THE KOLCHAK PAPERS:

A STRANGER IN A BAR

Michael D. Winkle

I've written about my hectic time in Seattle, Washington, elsewhere. If you are one of the fortunate few who stumbled upon an obscure paperback book with the tabloid-esque title The Night Strangler, don't worry: I didn't enter the following information into my notes, because at the time it held no significance for me. Later, however, it came back to haunt me worse than any curse or poltergeist.

Heaven knows how I ended up in Seattle when I'd started out for New York from Las Vegas. There I was, however, and I sought out the Seattle Press Club as a last resort, my resumes and clippings under my arm. At this point in my life I could barely afford a double scotch. I sat at the bar with a row of local reporters, feeling the outsider with a capital OUT. Believe it or not, I was reluctant to test the waters with any local 'paper. I didn't dive into conversation until I noticed a tall, thin young man studying me from a couple of stools down.

The guy was in his mid-twenties, skinny but projecting an aura of strength -- wiry I guess you'd call it. He had an oval face and a strong Kirk Douglas chin, dark hair, and sky-blue eyes focused on some point near my elbow.

I glanced down, lifting my arm and folio like a wing. A sketch artist's drawing of a gaunt, feral, barely-human face glared from a corner of a newspaper clipping.

The young man grinned at me in embarrassment.

"Sorry," he said, "but he looks interesting. Certainly more so than any mug they put in the Chronicle."

My scotch sloshed around in my empty stomach. I wondered if this whelp had ever looked down on a twisted corpse in a multi-car wreck, or a swollen floater dragged from a river.

"Interesting," I grumbled. "There's an understatement. It's only the greatest news story of the century, my friend. But nobody's heard of it."

"Really?" asked the whelp. "Now you have me hooked. Who is this guy?"

I swallowed the last of my scotch.

"Janos Skorzeny," I muttered, wiping my lips with a little square napkin.

The young reporter rose.

"Nasty customer?"

"The nastiest."

"I'd like to hear about him," said my new friend. "Maybe over another drink? Mr. --?"

"Kolchak. Carl Kolchak."

We moved to a booth. Once lubricated with more alcohol, I started in about Las Vegas, the Skorzeny murders, the lid slammed down by the cops and the D.A., and my final realization: Janos Skorzeny was a genuine blood-sucking vampire.

My friend grinned, an arrogant, disbelieving grin that made my own blood boil.

"Come on. A vampire? You've seen too many Hammer films. And downed too many Jack Daniel's."

Maybe I had had a bit much on an empty stomach. "Jimmy Olsen" here became every condescending and sarcastic face I'd seen over the past year.

"Why the hell not a vampire, my fine feathered friend? The world's getting stranger every day."

The young man tapped his finger on Skorzeny's nightmarish mug.

"But that doesn't make sense."

"What does, any more?" I demanded. "The Boston Strangler didn't make sense. The Zodiac Killer doesn't make sense. The Manson case was mass craziness."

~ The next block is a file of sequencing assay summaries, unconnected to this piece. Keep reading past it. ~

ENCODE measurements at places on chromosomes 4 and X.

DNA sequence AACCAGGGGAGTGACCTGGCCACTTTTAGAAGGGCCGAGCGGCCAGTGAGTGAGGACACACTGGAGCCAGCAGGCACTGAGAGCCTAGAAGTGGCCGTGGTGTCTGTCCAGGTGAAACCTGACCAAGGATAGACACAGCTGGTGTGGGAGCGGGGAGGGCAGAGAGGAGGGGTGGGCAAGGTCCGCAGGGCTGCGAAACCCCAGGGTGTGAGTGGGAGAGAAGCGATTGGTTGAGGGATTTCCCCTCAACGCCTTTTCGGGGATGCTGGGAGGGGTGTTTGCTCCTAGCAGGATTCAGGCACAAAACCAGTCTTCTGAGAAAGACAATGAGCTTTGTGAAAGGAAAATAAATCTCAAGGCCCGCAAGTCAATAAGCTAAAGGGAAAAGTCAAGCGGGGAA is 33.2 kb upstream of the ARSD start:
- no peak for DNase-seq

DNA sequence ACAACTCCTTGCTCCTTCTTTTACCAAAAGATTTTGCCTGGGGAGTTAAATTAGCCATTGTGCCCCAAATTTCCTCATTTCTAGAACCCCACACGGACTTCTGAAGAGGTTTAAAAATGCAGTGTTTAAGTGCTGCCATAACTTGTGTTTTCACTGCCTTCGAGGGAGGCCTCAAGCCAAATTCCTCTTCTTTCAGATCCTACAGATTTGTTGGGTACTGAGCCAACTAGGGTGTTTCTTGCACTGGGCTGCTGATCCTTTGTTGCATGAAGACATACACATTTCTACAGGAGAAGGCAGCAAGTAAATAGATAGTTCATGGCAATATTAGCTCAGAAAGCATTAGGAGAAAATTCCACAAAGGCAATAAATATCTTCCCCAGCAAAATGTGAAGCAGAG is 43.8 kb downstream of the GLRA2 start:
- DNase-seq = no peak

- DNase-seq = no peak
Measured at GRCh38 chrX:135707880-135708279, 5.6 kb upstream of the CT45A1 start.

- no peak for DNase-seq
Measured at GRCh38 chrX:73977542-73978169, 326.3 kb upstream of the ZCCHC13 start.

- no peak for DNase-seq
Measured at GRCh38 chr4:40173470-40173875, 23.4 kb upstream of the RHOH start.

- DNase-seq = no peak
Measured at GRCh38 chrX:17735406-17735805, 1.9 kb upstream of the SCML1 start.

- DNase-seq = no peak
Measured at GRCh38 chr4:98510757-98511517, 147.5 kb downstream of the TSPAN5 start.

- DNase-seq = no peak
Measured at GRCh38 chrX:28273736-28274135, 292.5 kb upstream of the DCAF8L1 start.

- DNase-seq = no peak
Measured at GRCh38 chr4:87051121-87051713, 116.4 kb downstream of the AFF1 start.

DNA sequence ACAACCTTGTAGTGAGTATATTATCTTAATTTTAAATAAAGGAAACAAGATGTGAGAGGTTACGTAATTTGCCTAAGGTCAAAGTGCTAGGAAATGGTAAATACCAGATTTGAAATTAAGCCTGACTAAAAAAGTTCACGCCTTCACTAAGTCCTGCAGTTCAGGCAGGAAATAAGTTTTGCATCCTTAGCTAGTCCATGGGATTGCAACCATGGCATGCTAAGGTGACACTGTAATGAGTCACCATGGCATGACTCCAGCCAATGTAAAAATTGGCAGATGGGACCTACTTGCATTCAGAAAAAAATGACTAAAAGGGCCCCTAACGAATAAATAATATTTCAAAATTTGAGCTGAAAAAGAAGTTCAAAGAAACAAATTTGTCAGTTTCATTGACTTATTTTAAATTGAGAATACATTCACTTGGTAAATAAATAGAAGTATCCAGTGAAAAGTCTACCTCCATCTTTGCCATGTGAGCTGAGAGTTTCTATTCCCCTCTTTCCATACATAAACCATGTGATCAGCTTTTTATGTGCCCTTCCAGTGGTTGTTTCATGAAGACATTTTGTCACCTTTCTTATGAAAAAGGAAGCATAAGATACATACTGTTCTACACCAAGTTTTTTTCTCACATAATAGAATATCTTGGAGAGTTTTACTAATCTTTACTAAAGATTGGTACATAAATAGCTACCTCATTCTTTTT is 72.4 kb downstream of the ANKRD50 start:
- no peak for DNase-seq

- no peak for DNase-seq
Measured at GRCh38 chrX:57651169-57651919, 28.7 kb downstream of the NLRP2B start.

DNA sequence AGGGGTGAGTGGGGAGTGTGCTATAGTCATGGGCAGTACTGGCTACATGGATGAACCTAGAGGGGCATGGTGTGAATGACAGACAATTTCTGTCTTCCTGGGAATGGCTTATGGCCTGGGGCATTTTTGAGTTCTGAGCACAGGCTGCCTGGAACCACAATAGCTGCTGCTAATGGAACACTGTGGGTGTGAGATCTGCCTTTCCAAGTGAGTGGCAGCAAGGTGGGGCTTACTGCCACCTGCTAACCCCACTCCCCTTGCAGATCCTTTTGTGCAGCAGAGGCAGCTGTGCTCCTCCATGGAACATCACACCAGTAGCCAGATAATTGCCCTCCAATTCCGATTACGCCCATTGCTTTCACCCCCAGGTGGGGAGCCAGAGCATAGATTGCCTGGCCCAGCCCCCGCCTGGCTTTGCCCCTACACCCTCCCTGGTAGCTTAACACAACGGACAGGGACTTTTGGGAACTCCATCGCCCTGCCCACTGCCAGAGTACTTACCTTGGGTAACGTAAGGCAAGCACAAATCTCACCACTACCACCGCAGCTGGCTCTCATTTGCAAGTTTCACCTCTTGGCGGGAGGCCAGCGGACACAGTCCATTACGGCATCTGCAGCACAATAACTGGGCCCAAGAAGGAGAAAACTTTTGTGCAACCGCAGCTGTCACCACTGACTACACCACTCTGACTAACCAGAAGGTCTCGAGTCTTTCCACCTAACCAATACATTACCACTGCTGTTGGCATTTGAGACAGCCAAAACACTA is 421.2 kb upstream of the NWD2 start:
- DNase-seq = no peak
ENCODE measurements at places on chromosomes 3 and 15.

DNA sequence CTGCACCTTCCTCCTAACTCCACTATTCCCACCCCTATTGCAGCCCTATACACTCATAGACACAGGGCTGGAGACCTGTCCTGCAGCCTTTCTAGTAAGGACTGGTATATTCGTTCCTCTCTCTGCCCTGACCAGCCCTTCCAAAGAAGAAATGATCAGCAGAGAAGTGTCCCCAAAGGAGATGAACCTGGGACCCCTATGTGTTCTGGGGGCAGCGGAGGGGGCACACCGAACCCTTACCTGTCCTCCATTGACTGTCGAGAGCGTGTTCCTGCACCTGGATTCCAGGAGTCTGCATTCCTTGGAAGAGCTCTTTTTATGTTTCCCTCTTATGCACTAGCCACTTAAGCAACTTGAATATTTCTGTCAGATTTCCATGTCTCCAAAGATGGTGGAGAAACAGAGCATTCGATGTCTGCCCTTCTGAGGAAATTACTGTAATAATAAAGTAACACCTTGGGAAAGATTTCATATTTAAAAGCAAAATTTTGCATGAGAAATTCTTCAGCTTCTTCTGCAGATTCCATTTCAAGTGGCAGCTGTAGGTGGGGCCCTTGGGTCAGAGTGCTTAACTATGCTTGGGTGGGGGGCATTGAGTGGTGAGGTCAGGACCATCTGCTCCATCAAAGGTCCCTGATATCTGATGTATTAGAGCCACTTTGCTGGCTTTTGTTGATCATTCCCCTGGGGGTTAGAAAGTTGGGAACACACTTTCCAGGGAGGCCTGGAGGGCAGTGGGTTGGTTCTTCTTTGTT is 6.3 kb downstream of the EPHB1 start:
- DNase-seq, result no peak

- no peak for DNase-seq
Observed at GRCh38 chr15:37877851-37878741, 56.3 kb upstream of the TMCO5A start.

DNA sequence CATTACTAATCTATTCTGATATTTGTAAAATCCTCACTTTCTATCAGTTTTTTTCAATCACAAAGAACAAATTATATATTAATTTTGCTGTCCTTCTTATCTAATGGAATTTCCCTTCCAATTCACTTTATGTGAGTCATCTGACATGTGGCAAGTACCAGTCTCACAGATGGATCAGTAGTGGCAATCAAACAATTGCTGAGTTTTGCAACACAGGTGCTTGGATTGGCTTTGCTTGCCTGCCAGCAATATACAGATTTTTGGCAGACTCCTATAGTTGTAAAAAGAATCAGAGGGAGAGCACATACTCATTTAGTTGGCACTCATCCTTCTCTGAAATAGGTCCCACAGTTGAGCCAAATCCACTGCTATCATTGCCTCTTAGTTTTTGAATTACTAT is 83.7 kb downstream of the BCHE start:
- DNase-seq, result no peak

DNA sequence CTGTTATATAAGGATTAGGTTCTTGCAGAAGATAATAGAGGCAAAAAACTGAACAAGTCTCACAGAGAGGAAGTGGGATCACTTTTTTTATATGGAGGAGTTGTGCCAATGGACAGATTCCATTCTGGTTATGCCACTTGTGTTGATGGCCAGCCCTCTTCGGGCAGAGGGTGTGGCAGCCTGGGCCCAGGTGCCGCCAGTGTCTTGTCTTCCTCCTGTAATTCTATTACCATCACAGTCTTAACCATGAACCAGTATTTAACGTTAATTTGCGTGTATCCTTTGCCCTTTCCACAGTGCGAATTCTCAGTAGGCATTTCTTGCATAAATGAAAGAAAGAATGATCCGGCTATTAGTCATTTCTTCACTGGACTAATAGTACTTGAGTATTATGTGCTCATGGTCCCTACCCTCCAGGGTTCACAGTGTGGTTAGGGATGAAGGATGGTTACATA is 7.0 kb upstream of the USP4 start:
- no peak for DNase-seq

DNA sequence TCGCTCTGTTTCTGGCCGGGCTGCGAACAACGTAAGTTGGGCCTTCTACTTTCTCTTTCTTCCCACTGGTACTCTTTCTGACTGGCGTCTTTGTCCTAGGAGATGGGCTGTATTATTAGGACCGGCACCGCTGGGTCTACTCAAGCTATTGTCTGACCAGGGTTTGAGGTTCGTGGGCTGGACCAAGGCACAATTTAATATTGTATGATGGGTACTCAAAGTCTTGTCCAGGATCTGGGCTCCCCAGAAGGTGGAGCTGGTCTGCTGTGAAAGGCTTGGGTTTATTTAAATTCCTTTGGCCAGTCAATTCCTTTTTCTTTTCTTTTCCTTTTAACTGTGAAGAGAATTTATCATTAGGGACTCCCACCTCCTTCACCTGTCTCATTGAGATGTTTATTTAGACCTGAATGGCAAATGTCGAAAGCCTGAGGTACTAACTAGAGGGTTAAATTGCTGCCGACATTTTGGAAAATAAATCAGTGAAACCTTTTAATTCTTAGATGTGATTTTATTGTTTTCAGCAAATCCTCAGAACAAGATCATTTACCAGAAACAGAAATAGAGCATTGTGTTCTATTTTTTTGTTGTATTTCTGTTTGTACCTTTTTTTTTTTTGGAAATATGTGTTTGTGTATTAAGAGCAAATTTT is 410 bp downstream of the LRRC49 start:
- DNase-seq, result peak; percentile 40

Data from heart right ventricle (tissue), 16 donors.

"Jimmy" crossed his arms, the international signal for "I'm not accepting anything else you say."

"You don't make much sense, either, Mr. Kolchak."

My usual iron grasp on my choler broke.

"Where have you been living, in a cave? There's a world outside -- a world of facts! Come on, get your brain out of hibernation!"

The young whelp tried to edge out of the booth. I seized him by the lapels and rubbed his nose in good old newsprint from the Vegas Daily News.

"Can you read or do I have to spell it for you? V-A-M-P-I-R-E. Vampire, that's what it says."

"Jimmy Olsen" was probably wishing for that wristwatch that goes "zee . . . zee . . . zee . . ." He scooted out of the booth and tossed a ten on the scarred table.

"Listen to the official coroner's report!" I called desperately. "Blood drained from the victim's body --"

The young man sauntered away. He paused to talk to a square-shouldered man at the bar. The second man lurched my way, carrying a glass of milk. It was, of all people, my former editor, Antonio A. Vincenzo.

I outlined my reunion with Vincenzo in the above-mentioned paperback, as well as our venture thereafter to the Seattle Daily Chronicle and our meeting with its aging patriarch, Lucius Crossbinder. What I didn't mention was one minor question -- afterthought, really -- that I directed at Tony as we left the Press Club.

"Do you know that wet-behind-the-ears punk I was talking to?"

Vincenzo gave me one of his patented scowls (just like coming home again, I thought).

"Haven't caught his name, but I've talked to him a couple of times. He strikes me as an extremely bright young man."

I grumbled. This from a man who voted for Goldwater.


I forgot about "Jimmy Olsen" until I attended my first press conference concerning the Pioneer Square murders. It was an uninformative affair staged by the Seattle PD, and in particular by a burly Captain named Raymond Schubert, at the King County Medical Examiner's office. The cops gave us nothing on the murders, so I plunged into the murky waters, addressing myself to the coroner, Dr. Christopher Webb.

"Sir -- Carl Kolchak, Daily Chronicle. Was there a puncture or loss of blood in the case of Ethel Parker?"

The coroner pushed up his spectacles and blinked at me.

"I cannot say anything about a puncture wound, but there was definitely a slight decrease in normal blood content."

"How slight?" I pressed.

"About six or seven cc.s," said the doc.

I shrugged.

"Why wasn't it reported?"

"The amount of loss did not seem significant at the time."

"But not now," I continued.

The doctor truly considered me this time.

"You have a point there --"

But, of course, any respect winging my way must be shot down like the last passenger pigeon. Example:

"Excuse me," boomed Captain Schubert. "Who is this clown? Who let him in here?"

It went downhill from there. Schubert left us of the Fourth Estate with the refrain "No new leads" dancing in our heads.